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A concordance - such as "Young’s Analytical Concordance" or "Strong’s Exhaustive Concordance" - contains the location of every use of every word of the Bible; or most major words in the case of smaller concordances. Most Bible software include similar capabilities which are often extended to include logical and phrase searches; greatly adding to the value already found in the concordance. A sample entry from the book version of "Young's Analytical Concordance" appears below:


1. Love, hbha, ahabah.

Gen. 29:20 (but) a few days, for the love he had to her

2 Sa. 1:26 thy love to me was .. passing the love




5. Love, agaph, agapé

Matt 24:12 because iniquity shall abound, the love of

As can be seen each word entry in this particular concordance is catalogued by language. Item 1 above lists entries for one of the Hebrew words for love; Item 5 lists entries for one of the Greek words for love. Following each item is a transliteration of the actual word in the original language prior to its translation which is in turn followed by a phonetic rendering showing how the word should be pronounced. Below each entry is listed a line from each verse that contains that variant of the word. Other concordances vary how the words are listed but the basic concept is the same in that verses are listed which contain the word being studied.

A concordance is an excellent tool to use when performing a word study as it allows us to follow the usage of the word in question in both negative and positive contexts. Were we to use a cross referencing system to follow a particular word through the Bible we might find that in general only usages of a certain type would be included since the cross reference is an edited listing of related verses. When studying the meaning of words such as faith, love or sin the concordance is the best tool to use gain an appreciation of the Bible's understanding of the word.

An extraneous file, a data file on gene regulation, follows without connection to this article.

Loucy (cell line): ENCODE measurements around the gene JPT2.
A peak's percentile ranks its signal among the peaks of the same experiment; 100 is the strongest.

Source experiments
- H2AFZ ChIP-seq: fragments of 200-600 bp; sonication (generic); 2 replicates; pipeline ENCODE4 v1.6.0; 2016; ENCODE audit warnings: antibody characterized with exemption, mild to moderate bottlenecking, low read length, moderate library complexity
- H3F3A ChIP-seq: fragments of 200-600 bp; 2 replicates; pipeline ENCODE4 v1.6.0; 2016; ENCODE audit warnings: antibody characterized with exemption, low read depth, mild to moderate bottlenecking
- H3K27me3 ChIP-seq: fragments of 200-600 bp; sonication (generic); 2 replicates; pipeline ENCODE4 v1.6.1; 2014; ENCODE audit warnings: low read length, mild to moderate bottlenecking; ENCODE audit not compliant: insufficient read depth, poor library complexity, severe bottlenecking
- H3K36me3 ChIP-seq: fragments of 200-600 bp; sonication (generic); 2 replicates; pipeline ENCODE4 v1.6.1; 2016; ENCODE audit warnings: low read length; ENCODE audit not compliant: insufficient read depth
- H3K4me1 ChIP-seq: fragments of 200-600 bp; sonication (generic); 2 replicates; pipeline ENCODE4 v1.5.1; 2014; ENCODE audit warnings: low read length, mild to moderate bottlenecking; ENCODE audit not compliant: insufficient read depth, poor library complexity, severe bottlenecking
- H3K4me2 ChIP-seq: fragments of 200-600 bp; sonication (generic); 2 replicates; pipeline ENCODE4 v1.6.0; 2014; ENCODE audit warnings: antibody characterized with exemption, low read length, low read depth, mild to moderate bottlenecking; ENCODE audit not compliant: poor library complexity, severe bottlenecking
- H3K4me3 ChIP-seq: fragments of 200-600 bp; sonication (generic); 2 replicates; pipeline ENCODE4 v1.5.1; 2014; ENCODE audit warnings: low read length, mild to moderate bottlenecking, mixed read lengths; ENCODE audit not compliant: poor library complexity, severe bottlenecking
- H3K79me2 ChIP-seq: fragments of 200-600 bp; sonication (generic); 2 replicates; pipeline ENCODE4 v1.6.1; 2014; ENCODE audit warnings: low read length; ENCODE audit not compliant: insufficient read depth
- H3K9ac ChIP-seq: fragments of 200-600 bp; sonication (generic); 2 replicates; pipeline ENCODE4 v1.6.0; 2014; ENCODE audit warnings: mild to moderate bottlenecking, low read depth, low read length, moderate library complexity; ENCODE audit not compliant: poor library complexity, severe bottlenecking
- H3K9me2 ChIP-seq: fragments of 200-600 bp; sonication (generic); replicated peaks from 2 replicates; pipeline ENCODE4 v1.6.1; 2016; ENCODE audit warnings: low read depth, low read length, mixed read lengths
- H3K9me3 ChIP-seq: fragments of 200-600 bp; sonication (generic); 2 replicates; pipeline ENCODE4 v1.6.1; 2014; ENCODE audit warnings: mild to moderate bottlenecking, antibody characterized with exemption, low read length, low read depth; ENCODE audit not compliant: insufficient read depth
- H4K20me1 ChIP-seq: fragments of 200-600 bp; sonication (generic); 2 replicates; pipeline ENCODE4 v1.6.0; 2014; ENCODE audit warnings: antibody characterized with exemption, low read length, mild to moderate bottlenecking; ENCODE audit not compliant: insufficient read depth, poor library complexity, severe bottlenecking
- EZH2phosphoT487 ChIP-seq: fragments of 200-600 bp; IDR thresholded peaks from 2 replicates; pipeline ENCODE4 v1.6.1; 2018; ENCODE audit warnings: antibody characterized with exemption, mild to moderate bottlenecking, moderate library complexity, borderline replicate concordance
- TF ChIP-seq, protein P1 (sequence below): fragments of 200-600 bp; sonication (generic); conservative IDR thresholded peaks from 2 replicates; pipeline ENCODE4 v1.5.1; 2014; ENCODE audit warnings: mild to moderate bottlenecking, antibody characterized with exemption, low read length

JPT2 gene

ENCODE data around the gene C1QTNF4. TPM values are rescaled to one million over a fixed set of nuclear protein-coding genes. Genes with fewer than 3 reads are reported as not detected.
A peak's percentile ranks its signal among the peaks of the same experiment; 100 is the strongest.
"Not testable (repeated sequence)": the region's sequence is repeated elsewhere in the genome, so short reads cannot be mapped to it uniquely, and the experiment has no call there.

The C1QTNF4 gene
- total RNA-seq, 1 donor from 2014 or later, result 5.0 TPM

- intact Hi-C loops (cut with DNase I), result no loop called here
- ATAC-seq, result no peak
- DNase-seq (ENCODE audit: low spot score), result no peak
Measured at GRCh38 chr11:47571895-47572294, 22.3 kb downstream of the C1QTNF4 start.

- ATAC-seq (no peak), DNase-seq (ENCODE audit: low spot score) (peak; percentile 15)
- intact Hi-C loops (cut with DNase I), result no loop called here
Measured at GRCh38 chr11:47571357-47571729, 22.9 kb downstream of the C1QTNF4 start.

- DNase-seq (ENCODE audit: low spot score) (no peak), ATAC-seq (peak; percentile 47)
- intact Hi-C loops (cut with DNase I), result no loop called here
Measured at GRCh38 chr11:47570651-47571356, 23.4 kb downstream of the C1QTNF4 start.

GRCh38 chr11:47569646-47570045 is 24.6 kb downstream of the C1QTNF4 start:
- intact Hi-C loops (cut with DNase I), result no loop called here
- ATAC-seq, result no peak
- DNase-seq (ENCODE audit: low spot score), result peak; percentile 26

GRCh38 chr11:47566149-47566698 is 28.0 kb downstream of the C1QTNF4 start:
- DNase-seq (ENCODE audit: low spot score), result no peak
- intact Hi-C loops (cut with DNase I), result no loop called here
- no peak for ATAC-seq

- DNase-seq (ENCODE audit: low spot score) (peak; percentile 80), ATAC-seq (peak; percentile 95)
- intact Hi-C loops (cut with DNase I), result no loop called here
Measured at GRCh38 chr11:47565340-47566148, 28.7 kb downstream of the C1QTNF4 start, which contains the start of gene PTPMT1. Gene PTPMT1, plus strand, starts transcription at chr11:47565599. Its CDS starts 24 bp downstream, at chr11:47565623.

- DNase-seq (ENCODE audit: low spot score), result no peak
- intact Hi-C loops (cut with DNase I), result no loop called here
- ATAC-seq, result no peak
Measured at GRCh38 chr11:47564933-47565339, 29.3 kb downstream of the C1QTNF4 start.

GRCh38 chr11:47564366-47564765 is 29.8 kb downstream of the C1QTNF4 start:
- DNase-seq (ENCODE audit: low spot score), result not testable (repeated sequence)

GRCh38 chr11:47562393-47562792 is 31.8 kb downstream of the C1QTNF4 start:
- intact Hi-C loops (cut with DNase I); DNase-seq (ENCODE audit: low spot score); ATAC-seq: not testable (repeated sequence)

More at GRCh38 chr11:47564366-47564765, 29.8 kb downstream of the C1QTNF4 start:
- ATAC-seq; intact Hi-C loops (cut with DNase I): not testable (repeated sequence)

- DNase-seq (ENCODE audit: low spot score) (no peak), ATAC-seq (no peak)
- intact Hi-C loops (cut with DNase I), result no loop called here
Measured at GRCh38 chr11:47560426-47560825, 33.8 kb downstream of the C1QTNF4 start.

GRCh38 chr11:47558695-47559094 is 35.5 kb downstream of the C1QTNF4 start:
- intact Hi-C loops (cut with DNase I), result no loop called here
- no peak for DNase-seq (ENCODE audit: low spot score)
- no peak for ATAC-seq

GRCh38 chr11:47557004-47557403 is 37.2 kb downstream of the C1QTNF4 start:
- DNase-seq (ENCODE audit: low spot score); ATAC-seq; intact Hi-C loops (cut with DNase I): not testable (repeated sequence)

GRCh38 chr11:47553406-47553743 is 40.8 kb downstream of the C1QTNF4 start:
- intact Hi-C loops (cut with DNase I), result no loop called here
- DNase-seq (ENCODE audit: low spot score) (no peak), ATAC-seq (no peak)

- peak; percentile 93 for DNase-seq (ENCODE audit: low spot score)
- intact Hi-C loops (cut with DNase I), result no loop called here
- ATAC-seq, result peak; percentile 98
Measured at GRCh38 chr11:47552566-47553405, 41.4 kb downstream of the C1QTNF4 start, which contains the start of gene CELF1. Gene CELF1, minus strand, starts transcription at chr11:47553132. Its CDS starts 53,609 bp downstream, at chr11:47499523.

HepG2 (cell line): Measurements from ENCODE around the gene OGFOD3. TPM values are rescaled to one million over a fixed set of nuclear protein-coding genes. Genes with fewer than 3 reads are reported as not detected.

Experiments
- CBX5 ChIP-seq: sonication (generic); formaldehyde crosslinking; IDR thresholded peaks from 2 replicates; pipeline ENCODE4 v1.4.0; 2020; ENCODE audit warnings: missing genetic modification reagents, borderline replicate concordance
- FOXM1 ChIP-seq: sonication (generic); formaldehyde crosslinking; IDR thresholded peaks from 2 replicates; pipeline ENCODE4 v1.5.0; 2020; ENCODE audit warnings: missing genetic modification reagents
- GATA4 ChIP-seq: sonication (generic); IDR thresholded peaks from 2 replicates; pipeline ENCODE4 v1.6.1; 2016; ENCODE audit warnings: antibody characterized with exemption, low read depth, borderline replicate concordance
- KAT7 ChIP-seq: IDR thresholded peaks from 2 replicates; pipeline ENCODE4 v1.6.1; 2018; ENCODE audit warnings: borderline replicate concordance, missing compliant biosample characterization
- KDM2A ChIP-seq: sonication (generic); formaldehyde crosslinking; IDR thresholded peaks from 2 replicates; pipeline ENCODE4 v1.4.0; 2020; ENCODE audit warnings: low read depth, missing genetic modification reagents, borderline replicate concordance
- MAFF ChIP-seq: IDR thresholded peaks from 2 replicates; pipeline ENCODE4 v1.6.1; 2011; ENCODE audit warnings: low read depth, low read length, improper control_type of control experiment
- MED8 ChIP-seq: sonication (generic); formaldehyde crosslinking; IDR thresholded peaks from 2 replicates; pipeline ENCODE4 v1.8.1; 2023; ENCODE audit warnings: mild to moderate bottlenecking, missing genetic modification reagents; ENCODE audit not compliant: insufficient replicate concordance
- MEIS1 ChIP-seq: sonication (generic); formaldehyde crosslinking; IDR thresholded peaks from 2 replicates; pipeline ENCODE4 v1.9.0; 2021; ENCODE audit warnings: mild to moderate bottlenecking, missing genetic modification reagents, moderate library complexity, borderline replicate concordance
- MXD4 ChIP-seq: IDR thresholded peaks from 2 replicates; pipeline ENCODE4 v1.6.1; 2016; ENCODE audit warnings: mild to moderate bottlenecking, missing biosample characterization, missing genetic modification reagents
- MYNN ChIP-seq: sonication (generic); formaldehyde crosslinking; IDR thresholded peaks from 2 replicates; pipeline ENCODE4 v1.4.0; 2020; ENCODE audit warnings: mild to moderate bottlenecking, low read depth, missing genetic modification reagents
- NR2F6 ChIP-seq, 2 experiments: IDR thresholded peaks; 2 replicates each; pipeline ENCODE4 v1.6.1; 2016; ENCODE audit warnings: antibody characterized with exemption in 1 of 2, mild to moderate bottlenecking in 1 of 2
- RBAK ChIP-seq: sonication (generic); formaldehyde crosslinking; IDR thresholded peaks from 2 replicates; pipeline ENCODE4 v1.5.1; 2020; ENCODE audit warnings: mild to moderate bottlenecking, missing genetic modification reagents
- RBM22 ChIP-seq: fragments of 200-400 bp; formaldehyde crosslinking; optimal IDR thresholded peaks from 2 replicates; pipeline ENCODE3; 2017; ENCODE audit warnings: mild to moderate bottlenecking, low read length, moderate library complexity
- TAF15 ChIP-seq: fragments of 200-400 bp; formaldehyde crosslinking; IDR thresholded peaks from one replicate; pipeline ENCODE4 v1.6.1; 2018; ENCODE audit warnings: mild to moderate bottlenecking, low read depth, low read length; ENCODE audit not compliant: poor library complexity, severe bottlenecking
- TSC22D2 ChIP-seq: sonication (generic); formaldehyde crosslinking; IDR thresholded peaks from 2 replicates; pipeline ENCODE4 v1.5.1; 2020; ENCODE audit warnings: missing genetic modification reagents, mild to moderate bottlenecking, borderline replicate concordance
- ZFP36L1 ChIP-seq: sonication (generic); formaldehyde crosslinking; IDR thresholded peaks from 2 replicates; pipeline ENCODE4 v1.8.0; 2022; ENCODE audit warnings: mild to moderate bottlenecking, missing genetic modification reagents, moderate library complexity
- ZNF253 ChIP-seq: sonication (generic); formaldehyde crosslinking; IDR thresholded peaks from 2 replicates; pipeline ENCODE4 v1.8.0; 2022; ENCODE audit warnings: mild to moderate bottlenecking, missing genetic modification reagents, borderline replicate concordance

How to use this tool

1 - As there are many different translations of the Bible available it would be cumbersome to have a concordance for each one. A very practical way of using one concordance with multiple Bible translations is to look up the verse you are studying in the translation for which you have a concordance and see what word in that verse most closely matches the word in the translation you are using as your study Bible. This has the added benefit of letting you see how the word was treated in different translations of the Bible and how it was translated elsewhere in the Bible you are using.

2 - Keep a bookmark or two in your Bible and use them as you could be looking up a great number of passages. Keep one or two in your concordance as well.

3 - Keep in mind that the meaning of words is determined by their context. For example, the words translated as "He has turned me back" in Lamentations 1:13 can be interpreted in multiple ways, such as: "lead away," "turn toward" or "repent of sin" and it is only by reading the phrase in the context of the passage that we see that Jeremiah is not describing Israel's return to a forsaken God but the punishment Israel suffers for her rebellion. Reading the words in their context they can be more reasonably taken to say "He has turned me around so that my back is exposed to my enemies;" especially since, in the context of Lamentations as a whole, Jeremiah concentrates more on the justice of Israel's punishment than on her repentance because of it.